Results from the ATLAS study indicate that women with estrogen receptor (ER)-positive breast cancer should consider taking tamoxifen for up to 10 years after diagnosis.
Women who were randomly assigned to continue taking tamoxifen for a second 5-year period after initial treatment had a significantly lower risk for recurrence and breast cancer-related mortality in the second decade after their diagnosis than those whose treatment stopped after the conventional 5 years, reported Christina Davies (University of Oxford, UK) and co-workers at the San Antonio Breast Cancer Symposium in Texas, USA.
"Women and their doctors should be aware of this evidence when deciding how long to continue tamoxifen, or any other endocrine treatment," said Davies in a press release. The ATLAS study results were simultaneously published in The Lancet.
The ATLAS (Adjuvant Tamoxifen - Longer Against Shorter) trial included 6846 women with ER-positive breast cancer, half of whom had node-positive disease. Over an average of 7.1 women-years of follow-up, 1328 breast cancer recurrences were reported, including 900 cases in years 5-9 and 379 cases in years 10-14 after diagnosis.
The likelihood of recurrent disease was significantly lower in women assigned to receive tamoxifen for 10 years versus those given treatment for 5 years, with a rate ratio (RR) of 0.90 for years 5-9 and 0.75 after 10 years.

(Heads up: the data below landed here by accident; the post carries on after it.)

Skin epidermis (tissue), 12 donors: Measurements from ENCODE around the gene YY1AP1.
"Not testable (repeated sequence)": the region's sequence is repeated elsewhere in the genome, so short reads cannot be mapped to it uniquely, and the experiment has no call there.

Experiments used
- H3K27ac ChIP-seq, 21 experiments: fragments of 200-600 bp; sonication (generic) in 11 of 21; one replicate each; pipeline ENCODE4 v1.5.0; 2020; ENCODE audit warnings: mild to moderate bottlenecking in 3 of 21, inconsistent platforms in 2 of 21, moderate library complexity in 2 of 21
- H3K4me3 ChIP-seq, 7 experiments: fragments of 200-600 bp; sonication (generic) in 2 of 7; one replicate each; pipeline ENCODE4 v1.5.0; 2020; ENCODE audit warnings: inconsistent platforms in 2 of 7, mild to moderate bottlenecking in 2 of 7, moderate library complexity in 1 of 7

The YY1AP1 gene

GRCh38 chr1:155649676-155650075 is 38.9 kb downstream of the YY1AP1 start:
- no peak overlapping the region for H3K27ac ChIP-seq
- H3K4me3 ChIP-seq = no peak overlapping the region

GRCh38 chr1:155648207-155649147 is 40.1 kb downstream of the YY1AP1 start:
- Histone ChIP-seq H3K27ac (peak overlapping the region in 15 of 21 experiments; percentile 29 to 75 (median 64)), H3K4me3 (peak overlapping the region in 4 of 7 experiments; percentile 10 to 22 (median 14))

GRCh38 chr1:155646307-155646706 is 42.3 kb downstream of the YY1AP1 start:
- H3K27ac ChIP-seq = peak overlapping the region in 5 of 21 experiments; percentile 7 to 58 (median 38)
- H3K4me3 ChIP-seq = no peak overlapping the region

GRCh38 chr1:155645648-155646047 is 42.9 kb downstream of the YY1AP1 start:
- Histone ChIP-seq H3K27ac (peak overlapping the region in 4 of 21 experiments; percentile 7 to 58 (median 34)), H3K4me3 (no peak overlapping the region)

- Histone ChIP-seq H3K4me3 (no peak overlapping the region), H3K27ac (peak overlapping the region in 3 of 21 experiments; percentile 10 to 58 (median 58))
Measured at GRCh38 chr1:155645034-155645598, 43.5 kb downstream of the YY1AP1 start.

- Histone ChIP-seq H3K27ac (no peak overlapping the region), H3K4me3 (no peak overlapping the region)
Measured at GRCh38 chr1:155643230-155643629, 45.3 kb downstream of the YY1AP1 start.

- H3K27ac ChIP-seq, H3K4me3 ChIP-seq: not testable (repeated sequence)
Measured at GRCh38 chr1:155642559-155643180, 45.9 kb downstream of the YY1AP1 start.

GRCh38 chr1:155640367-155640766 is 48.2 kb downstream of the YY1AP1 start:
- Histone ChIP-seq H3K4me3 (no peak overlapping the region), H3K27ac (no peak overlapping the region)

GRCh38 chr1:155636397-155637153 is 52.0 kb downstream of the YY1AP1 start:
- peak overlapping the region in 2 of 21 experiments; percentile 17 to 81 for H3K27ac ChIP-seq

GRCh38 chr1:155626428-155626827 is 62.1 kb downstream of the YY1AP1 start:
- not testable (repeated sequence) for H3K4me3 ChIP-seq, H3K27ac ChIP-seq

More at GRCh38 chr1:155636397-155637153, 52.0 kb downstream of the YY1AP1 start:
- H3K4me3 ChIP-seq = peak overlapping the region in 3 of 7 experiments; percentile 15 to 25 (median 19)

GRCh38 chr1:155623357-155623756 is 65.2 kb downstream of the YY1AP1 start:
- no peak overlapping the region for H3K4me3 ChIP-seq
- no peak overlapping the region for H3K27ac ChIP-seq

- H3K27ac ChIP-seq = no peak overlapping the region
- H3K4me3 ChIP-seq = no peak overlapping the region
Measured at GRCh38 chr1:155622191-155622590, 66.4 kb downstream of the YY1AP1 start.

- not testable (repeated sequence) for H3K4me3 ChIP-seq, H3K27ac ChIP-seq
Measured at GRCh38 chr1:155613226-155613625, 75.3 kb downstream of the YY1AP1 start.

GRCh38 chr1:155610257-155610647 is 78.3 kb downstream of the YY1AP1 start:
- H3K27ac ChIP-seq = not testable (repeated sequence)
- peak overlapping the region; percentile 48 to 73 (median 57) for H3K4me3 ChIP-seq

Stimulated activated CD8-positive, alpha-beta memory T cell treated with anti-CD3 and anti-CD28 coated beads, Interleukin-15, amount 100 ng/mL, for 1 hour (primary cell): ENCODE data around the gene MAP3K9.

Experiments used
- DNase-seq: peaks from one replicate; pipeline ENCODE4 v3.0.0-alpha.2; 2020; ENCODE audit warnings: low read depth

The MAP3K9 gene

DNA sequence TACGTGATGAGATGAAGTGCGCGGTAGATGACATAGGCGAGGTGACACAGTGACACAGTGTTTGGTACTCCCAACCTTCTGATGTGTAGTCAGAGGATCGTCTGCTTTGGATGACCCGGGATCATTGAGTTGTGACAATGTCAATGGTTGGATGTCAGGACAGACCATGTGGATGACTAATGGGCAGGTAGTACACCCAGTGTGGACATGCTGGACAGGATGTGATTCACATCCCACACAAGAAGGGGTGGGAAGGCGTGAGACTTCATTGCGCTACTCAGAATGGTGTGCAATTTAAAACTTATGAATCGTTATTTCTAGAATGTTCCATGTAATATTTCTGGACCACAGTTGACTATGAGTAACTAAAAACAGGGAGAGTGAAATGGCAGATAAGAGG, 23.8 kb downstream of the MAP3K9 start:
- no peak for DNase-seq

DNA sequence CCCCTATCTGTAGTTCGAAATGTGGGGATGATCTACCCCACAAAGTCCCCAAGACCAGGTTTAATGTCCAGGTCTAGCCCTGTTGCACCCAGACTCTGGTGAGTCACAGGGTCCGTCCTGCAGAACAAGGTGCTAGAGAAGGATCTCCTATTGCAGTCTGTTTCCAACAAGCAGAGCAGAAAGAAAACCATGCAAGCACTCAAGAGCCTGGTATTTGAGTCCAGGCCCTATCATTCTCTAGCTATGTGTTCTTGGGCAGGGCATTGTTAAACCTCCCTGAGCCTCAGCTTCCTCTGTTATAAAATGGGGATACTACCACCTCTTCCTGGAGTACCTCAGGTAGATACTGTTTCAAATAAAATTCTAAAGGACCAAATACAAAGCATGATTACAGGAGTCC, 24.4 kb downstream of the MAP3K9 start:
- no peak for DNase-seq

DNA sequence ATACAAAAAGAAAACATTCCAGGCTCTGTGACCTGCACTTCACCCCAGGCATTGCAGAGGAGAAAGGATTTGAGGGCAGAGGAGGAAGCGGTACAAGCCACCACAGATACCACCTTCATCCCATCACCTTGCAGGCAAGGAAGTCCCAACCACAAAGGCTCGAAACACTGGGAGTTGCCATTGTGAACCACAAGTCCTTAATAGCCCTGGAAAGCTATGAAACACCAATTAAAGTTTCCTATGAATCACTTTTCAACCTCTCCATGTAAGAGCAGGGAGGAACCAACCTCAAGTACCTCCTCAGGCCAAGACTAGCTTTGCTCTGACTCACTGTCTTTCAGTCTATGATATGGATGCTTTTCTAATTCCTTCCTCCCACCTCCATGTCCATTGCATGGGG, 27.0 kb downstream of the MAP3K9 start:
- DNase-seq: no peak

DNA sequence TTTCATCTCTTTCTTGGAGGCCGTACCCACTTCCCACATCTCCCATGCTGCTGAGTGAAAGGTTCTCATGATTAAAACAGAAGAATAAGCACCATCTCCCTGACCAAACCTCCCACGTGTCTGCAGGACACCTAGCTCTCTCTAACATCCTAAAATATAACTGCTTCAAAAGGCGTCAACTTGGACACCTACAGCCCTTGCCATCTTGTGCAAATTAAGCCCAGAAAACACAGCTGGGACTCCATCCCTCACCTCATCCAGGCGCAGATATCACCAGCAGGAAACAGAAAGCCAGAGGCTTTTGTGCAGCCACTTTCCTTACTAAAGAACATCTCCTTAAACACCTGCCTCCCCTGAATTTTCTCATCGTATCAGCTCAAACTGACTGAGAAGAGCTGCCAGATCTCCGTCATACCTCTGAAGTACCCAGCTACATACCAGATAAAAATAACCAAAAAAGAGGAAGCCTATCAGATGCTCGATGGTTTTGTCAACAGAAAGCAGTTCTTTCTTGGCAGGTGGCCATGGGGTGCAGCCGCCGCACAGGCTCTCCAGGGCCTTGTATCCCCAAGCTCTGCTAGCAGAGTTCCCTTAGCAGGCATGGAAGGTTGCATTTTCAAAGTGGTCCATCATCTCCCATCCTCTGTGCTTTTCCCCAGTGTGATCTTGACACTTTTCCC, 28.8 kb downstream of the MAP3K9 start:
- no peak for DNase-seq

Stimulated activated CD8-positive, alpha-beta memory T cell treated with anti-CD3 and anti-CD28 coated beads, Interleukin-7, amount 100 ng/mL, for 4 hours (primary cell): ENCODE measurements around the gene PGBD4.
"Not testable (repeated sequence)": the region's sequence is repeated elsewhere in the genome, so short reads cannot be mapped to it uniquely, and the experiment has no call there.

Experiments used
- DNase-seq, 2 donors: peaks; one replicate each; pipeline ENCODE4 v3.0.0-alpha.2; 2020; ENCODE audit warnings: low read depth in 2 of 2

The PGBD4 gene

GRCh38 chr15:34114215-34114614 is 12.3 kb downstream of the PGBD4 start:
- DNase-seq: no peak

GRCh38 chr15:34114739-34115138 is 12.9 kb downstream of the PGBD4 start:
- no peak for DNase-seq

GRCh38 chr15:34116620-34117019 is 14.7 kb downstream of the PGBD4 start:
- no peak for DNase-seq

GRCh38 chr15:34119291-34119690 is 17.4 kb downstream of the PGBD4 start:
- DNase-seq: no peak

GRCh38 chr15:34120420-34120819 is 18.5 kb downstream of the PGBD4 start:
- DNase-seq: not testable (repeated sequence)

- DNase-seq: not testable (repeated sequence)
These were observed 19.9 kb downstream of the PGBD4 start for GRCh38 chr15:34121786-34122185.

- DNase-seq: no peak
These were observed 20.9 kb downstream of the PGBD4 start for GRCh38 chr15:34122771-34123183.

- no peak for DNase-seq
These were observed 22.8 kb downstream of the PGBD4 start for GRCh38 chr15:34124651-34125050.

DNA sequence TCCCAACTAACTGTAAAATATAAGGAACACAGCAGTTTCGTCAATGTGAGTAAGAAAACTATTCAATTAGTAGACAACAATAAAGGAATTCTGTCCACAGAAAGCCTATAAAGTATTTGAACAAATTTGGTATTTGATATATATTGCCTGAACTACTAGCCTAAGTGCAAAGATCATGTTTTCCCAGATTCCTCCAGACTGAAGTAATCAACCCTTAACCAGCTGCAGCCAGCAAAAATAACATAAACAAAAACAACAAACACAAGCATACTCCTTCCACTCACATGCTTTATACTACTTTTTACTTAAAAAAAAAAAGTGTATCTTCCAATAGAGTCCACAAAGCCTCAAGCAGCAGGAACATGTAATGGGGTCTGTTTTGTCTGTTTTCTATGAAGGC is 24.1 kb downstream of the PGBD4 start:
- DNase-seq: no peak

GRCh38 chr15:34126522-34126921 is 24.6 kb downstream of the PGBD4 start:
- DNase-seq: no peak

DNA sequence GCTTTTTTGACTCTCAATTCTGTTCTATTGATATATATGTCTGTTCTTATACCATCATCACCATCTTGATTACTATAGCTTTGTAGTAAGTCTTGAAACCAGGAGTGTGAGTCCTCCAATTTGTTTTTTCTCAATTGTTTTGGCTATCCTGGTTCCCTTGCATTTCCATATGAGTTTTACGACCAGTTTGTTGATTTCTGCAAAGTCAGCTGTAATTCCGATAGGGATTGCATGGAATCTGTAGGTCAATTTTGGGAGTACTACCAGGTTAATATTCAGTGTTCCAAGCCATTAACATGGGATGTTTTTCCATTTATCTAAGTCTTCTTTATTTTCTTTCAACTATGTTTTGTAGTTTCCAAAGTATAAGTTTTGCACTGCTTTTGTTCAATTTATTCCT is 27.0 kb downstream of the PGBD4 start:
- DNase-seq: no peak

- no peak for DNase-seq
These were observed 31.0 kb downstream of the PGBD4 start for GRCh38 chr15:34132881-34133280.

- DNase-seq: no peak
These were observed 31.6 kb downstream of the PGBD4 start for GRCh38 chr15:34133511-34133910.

Extending tamoxifen treatment for 10 years was also associated with significantly lower breast cancer-related mortality, compared with treatment for 5 years (RR=0.97 during years 5-9 and 0.71 in later years).
In the 5-14 years after diagnosis, the Kaplan-Meier risks for recurrence with 10 and 5 years of tamoxifen were 21.4% versus 25.1%. For breast cancer-related mortality, the rates were 12.2% versus 15.0%.
Although tamoxifen is associated with an increased risk for uterine cancer, the researchers report that for women randomly assigned to treatment when aged 50 years or older the incidence in years 5-14 was still low, at 3.1%, for women taking tamoxifen for 10 years, compared with 1.6% for those taking the drug for only 5 years. The rate of uterine cancer mortality was 0.4% versus 0.2%.
For premenopausal women, who are unable to switch to aromatase inhibitor therapy after tamoxifen, there was no excess increased risk for uterine cancer, the researchers add.
Noting that compliance with the second 5-year tamoxifen schedule was around 80%, the team concludes that full compliance could result in an even greater reduction in breast cancer recurrence.
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